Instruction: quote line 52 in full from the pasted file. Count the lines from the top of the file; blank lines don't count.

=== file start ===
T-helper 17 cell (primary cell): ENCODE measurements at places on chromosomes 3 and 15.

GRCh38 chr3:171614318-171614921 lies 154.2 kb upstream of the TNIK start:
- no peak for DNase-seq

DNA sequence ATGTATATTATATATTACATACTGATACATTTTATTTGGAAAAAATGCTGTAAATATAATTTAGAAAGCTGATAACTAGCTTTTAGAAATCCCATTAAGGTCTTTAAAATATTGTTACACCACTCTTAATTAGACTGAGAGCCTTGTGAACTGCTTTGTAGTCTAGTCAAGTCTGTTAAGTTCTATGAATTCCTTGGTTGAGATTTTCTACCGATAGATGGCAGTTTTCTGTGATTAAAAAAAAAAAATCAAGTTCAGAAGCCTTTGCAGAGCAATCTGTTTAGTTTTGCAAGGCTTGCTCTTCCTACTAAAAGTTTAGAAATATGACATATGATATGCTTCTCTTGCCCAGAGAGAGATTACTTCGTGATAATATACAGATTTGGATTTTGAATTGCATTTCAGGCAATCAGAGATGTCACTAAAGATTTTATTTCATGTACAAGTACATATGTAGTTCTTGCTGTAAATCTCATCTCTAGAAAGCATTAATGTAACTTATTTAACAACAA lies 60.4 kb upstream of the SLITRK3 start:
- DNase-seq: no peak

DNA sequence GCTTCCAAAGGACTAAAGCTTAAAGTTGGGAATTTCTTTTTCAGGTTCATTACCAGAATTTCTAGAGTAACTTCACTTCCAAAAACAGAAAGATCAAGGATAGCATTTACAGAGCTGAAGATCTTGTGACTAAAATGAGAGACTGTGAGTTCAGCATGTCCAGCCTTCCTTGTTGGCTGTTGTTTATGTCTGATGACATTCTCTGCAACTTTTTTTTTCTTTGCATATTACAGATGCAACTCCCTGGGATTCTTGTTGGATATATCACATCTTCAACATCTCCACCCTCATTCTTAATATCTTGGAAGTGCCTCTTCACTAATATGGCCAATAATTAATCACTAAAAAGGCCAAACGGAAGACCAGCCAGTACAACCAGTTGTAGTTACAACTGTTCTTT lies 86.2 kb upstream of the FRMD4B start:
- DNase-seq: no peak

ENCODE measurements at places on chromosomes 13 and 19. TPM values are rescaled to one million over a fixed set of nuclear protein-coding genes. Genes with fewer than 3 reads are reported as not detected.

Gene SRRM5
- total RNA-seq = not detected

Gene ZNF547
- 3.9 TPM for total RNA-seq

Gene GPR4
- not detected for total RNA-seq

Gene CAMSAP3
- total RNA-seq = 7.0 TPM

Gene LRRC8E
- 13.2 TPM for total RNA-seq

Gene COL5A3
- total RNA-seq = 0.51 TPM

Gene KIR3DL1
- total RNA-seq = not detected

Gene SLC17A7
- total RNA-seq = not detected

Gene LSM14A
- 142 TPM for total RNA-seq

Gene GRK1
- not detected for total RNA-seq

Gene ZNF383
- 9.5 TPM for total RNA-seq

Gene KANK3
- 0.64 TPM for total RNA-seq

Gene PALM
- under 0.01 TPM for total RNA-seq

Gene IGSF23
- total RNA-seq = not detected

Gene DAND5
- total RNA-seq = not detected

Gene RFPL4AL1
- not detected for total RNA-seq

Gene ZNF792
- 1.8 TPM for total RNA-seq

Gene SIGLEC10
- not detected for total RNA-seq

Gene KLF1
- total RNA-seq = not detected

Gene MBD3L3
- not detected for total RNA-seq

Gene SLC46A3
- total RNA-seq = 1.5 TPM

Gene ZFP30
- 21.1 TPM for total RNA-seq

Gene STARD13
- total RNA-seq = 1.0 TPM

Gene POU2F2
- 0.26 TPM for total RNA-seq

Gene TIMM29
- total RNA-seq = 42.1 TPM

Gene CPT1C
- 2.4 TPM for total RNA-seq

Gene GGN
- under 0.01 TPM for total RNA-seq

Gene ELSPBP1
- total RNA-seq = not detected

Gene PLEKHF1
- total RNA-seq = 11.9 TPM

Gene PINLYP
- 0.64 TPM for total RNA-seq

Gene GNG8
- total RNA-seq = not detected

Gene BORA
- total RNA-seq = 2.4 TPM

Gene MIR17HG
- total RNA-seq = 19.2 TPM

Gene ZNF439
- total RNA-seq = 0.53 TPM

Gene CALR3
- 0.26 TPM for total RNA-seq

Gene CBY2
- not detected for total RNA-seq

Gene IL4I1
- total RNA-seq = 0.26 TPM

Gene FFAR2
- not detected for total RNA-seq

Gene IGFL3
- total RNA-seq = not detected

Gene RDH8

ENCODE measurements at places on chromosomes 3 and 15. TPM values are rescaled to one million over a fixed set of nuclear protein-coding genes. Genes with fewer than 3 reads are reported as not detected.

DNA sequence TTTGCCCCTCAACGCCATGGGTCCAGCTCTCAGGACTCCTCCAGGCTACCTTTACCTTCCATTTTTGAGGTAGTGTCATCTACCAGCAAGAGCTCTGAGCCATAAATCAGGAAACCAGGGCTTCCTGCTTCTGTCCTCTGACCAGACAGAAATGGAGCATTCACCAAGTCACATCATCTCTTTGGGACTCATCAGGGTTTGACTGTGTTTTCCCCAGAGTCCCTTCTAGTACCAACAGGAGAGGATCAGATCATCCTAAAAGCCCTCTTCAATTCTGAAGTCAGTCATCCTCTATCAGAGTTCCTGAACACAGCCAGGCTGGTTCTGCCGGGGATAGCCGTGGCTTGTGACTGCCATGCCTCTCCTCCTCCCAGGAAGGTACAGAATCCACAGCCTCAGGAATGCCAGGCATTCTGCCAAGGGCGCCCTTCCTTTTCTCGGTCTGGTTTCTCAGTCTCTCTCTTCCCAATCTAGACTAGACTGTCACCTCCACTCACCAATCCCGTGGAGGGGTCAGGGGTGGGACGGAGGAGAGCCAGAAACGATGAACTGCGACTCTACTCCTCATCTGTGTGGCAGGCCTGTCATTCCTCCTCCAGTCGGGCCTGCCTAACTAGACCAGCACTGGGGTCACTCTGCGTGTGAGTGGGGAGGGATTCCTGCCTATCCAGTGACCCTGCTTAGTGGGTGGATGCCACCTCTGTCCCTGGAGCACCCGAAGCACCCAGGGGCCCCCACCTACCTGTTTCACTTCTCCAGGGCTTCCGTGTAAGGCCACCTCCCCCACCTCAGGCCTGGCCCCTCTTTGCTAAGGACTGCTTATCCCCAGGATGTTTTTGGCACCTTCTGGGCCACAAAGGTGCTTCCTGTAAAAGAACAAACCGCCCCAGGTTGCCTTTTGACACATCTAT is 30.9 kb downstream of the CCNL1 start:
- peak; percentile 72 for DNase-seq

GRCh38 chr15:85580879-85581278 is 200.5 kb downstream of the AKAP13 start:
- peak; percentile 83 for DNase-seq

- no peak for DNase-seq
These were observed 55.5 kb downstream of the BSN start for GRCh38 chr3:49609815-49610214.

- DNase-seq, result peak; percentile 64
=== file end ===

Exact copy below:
- 21.1 TPM for total RNA-seq